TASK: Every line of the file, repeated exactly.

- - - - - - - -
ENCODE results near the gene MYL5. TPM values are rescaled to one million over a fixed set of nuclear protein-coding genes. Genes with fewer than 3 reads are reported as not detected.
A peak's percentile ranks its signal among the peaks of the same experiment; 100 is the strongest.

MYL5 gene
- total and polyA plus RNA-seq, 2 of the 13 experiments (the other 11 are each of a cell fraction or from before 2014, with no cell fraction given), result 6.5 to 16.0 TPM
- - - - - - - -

ENCODE results near the gene MYL5. TPM values are rescaled to one million over a fixed set of nuclear protein-coding genes. Genes with fewer than 3 reads are reported as not detected.
A peak's percentile ranks its signal among the peaks of the same experiment; 100 is the strongest.

MYL5 gene
- total and polyA plus RNA-seq, 2 of the 13 experiments (the other 11 are each of a cell fraction or from before 2014, with no cell fraction given), result 6.5 to 16.0 TPM